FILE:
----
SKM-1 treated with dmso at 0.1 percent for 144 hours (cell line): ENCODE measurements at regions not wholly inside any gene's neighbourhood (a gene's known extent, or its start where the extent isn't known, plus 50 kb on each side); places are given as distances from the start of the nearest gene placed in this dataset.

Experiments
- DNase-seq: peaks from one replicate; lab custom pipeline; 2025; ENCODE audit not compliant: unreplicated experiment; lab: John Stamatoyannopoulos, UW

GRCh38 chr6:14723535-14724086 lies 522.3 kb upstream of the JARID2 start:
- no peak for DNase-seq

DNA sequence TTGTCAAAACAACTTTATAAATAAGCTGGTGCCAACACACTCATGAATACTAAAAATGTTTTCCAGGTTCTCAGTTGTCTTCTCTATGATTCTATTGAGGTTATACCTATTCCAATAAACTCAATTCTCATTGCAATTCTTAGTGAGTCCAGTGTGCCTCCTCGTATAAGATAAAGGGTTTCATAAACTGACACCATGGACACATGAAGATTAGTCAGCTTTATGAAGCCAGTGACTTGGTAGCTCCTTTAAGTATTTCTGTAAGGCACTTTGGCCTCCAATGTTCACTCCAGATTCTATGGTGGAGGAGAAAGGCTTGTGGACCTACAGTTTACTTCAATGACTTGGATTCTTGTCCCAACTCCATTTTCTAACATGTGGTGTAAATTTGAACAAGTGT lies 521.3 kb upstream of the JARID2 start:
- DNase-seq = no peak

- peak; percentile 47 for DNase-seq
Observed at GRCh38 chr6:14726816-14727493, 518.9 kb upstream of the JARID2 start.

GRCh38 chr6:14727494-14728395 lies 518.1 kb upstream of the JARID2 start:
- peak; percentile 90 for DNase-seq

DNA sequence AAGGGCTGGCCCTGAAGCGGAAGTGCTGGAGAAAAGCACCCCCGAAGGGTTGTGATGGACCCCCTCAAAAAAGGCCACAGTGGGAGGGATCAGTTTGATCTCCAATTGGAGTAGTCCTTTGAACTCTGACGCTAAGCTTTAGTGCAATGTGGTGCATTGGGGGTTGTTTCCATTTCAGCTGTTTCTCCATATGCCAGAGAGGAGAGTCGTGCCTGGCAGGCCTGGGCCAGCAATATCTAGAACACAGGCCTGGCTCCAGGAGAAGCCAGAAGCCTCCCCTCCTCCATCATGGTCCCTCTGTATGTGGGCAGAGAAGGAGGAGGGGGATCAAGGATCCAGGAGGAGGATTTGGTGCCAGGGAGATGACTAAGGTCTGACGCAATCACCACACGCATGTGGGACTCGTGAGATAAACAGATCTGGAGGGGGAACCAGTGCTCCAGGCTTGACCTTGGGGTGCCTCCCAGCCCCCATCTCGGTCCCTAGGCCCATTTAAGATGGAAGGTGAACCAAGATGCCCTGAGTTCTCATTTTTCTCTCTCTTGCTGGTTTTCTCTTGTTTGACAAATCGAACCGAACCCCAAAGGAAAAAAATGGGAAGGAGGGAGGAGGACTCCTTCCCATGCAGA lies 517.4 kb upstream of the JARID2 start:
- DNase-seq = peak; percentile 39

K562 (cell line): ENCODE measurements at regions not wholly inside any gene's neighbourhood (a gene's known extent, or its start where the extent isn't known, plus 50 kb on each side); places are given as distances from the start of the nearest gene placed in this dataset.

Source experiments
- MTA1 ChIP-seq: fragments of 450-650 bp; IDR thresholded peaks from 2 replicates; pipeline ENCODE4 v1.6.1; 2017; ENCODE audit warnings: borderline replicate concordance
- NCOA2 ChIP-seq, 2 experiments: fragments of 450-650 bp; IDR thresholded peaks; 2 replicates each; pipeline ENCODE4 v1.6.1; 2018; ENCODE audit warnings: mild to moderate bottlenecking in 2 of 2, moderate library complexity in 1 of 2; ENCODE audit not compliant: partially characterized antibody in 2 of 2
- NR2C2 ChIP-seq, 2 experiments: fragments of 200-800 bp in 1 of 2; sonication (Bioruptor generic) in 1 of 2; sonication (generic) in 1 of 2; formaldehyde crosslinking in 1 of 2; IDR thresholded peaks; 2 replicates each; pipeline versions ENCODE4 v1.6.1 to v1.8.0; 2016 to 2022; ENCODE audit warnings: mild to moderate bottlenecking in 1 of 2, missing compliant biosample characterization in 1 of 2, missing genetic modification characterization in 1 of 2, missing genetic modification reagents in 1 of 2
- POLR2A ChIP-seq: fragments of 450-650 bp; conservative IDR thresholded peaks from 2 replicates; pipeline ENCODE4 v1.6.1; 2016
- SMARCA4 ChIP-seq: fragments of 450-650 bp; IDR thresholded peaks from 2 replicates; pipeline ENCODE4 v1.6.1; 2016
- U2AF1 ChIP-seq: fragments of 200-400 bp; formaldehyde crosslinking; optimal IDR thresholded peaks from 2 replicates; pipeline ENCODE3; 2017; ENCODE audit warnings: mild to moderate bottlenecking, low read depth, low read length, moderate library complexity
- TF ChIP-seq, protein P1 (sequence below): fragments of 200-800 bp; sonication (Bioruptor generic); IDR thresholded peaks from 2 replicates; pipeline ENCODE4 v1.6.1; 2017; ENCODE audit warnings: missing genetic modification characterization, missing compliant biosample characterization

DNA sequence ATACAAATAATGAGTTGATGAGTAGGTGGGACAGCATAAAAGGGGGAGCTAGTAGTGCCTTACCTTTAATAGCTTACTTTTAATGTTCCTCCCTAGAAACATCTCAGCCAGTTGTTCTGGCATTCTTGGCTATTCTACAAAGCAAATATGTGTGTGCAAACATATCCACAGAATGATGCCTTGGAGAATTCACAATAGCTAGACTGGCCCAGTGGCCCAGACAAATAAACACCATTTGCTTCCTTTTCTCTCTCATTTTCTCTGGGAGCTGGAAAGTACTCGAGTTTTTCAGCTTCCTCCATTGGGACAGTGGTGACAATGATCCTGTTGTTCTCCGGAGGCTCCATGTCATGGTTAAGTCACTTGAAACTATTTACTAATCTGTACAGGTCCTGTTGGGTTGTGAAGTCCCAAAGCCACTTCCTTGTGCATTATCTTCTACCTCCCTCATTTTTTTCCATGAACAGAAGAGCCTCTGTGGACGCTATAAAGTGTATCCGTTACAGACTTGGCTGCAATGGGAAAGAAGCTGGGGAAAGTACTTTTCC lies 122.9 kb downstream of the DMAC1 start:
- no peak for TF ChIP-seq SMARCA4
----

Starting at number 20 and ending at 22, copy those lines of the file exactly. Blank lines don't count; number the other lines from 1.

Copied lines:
- SMARCA4 ChIP-seq: fragments of 450-650 bp; IDR thresholded peaks from 2 replicates; pipeline ENCODE4 v1.6.1; 2016
- U2AF1 ChIP-seq: fragments of 200-400 bp; formaldehyde crosslinking; optimal IDR thresholded peaks from 2 replicates; pipeline ENCODE3; 2017; ENCODE audit warnings: mild to moderate bottlenecking, low read depth, low read length, moderate library complexity
- TF ChIP-seq, protein P1 (sequence below): fragments of 200-800 bp; sonication (Bioruptor generic); IDR thresholded peaks from 2 replicates; pipeline ENCODE4 v1.6.1; 2017; ENCODE audit warnings: missing genetic modification characterization, missing compliant biosample characterization